$570M infusion aims to improve safety at railroad crossings
WASHINGTON (CN) — State and local governments in 32 states secured more than $570 million in grants Monday as the Federal Railroad Administration kicked off the first round of its Railroad Crossing Elimination program.
The funding has been earmarked for 400 at-grade crossings, meaning the roads and railroad tracks intersect at the same height. In some cases the money will work to close crossings, but others will involve improving or creating grade separations.
Whitefish will receive $400,000 from the program. It was the only location in Montana to be awarded funding, according to a press release from the FRA.
Transportation Department figures show that more than 2,000 collisions occurred at railroad crossings across the country in 2022, and there were more than 30,000 reports of blocked crossings in the same year, forcing residents and first responders to find lengthy detours.
“Every year, commuters, residents, and first responders lose valuable time waiting at blocked railroad crossings — and worse, those crossings are too often the site of collisions that could be prevented,” Transportation Secretary Pete Buttigieg said in a statement Monday.
The grant program will continue to award funding annually through 2026.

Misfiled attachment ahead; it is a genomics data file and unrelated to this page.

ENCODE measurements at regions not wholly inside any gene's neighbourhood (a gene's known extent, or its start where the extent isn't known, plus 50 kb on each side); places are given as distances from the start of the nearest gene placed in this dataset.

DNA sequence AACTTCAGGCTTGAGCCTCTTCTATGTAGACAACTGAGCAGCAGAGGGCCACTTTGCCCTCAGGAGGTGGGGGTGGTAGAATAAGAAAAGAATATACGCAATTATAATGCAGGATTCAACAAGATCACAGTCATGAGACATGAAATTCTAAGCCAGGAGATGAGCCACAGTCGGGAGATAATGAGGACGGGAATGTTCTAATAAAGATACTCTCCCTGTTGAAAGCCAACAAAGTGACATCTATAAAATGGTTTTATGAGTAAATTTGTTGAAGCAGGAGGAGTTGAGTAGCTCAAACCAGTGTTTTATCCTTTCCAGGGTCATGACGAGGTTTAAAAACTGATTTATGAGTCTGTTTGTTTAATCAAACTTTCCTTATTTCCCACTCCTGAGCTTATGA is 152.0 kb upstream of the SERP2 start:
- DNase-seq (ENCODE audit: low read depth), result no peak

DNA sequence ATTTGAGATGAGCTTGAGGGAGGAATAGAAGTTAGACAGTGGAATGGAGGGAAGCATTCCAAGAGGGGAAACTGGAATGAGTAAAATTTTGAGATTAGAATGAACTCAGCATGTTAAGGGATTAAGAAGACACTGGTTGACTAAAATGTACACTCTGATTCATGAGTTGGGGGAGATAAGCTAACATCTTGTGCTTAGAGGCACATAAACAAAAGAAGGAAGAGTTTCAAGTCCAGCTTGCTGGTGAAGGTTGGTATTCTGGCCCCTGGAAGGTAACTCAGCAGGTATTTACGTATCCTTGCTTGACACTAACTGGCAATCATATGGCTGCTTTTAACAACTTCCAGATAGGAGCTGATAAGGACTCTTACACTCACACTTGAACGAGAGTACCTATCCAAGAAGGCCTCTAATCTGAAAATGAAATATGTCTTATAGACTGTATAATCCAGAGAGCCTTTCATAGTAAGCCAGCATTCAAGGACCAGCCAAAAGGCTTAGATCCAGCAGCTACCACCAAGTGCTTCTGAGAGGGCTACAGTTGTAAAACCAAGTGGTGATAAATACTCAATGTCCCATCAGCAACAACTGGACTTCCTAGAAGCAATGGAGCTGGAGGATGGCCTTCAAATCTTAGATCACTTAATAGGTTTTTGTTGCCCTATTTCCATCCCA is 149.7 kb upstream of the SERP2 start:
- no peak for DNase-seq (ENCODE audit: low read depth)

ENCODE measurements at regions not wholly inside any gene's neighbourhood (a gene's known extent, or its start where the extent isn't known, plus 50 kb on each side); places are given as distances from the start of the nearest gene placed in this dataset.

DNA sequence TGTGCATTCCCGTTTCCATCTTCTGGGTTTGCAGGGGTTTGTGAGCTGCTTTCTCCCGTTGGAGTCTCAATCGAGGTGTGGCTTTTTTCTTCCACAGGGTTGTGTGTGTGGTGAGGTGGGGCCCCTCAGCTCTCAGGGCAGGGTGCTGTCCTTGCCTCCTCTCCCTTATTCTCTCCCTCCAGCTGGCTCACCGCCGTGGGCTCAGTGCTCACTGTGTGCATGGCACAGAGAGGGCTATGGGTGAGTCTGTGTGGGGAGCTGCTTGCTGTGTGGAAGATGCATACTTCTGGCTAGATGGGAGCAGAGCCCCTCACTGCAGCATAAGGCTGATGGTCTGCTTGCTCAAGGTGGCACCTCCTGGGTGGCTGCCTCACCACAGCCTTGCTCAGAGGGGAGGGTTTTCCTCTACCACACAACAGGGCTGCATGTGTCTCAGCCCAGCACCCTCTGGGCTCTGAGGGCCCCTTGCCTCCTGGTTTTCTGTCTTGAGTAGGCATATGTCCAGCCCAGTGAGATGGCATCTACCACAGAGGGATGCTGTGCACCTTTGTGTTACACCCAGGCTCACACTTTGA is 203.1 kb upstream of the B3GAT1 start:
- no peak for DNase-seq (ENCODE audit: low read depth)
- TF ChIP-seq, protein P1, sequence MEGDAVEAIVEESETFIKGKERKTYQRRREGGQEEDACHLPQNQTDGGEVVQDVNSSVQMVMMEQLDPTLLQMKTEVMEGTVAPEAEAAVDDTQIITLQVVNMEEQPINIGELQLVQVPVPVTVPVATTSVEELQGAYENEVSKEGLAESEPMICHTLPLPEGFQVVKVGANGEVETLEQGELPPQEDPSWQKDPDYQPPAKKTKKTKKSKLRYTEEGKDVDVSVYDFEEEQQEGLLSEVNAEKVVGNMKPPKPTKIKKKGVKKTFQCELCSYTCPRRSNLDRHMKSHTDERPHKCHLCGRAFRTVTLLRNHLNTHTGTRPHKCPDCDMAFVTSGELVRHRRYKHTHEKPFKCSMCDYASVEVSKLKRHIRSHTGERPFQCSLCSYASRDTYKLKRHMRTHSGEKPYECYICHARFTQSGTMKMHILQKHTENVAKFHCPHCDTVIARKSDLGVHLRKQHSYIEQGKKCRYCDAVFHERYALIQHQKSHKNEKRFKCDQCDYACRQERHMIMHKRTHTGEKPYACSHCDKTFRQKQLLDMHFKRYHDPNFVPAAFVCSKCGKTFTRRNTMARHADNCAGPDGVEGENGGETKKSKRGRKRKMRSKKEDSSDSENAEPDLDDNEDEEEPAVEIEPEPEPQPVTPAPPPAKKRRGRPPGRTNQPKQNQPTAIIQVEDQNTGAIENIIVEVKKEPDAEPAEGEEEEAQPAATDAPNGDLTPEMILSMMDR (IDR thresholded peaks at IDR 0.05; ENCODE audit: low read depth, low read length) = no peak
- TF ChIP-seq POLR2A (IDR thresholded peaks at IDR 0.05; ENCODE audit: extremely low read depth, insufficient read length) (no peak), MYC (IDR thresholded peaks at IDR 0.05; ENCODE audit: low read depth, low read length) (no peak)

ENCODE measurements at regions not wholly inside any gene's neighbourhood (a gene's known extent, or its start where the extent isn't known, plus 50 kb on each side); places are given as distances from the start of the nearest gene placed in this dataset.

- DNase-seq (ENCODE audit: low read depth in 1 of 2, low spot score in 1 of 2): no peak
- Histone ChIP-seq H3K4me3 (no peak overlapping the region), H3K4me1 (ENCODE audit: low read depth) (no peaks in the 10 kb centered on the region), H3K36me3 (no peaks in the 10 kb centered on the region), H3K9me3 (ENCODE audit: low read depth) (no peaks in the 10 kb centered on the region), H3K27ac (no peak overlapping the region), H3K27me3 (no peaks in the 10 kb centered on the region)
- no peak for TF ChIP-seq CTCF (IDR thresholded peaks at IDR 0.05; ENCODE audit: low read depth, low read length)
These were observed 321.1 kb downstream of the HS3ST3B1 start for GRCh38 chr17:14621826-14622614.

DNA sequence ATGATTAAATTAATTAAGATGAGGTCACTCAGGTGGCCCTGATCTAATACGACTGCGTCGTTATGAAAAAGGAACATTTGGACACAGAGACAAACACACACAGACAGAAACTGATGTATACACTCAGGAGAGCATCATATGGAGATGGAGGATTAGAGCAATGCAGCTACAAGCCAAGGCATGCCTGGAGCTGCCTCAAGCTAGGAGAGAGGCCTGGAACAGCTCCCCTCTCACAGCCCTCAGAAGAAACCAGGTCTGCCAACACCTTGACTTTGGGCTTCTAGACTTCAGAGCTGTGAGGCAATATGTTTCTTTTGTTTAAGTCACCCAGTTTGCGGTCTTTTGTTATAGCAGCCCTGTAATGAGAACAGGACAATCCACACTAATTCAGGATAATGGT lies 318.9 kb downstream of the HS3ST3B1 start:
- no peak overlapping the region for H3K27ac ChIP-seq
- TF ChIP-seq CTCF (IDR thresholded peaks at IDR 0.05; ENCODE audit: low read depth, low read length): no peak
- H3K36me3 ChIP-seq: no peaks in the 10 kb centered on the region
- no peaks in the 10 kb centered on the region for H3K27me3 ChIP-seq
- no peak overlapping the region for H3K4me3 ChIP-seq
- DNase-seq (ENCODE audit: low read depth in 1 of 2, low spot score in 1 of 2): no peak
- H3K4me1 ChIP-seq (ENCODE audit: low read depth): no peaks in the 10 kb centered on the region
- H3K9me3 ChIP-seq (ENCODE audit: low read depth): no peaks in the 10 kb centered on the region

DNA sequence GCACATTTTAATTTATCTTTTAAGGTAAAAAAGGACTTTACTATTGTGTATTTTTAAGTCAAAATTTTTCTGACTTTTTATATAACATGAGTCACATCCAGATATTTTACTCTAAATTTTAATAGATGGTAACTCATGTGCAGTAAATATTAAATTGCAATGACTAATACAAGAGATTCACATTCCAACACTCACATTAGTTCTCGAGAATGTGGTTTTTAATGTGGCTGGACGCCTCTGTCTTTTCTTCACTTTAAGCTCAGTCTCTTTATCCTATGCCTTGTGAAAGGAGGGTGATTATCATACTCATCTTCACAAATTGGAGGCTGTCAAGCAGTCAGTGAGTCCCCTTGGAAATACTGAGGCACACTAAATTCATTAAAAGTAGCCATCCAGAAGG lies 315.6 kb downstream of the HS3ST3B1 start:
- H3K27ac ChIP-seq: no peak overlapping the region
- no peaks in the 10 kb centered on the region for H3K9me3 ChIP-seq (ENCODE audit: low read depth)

“The Railroad Crossing Elimination Grant Program is another critical tool that FRA is using to make a lasting impact on the safety and transportation needs of communities nationwide,” Amit Bose, administrator of the Federal Railroad Administration, said in a press release. “With these project selections and the many more that are to come, we will save lives and reshape infrastructure in ways that allow individuals to move through their neighborhoods seamlessly and safely.”
One of the biggest-ticket projects is in Pelham, Alabama, a suburb of Birmingham. The city is receiving more than $41.7 million to construct a bridge that will increase road capacity and eliminate two at-grade crossings on Shelby County Road 52, used by 24,000 drivers daily.
Another high-price project is about $40.5 million to Washougal, Washington, for the development, design and construction of a rail bridge and underpass affecting five intersections along 32nd Street.
“This funding for Washougal is a really big deal and it will be put to good use, helping reconnect neighborhoods and delivering all kinds of major infrastructure improvements,” Washington Senator Patty Murray said in a press release. “This investment will help ensure that goods get to where they need to be on time and make sure this crossing is safer and more effective for everyone.”
Houston’s West Belt Improvement Project is another. The project, which received more than $36.9 million, would create a 9,000-foot sealed rail corridor and eliminate seven at-grade crossings where more than 850 train blockages have been reported so far this year.
Many of the grants announced Monday are for less than $1 million. Studies to plan future improvements account for some of the smallest awards, including $60,000 for Florence, South Carolina, to examine 33 railroad crossings within the city limits; $76,000 to Peru, Indiana, to assess six at-grade and one grade-separated crossing; and $96,000 to Parkersburg, West Virginia, for a crossing on the CSX Ohio River subdivision.
“To keep West Virginia moving, we need to ensure we have a safe and strong railway system,” West Virginia Senator Joe Manchin said in a press release. “This funding will enhance rail crossings in the Mountain State to reduce congestion, strengthen our supply chains, and save lives.”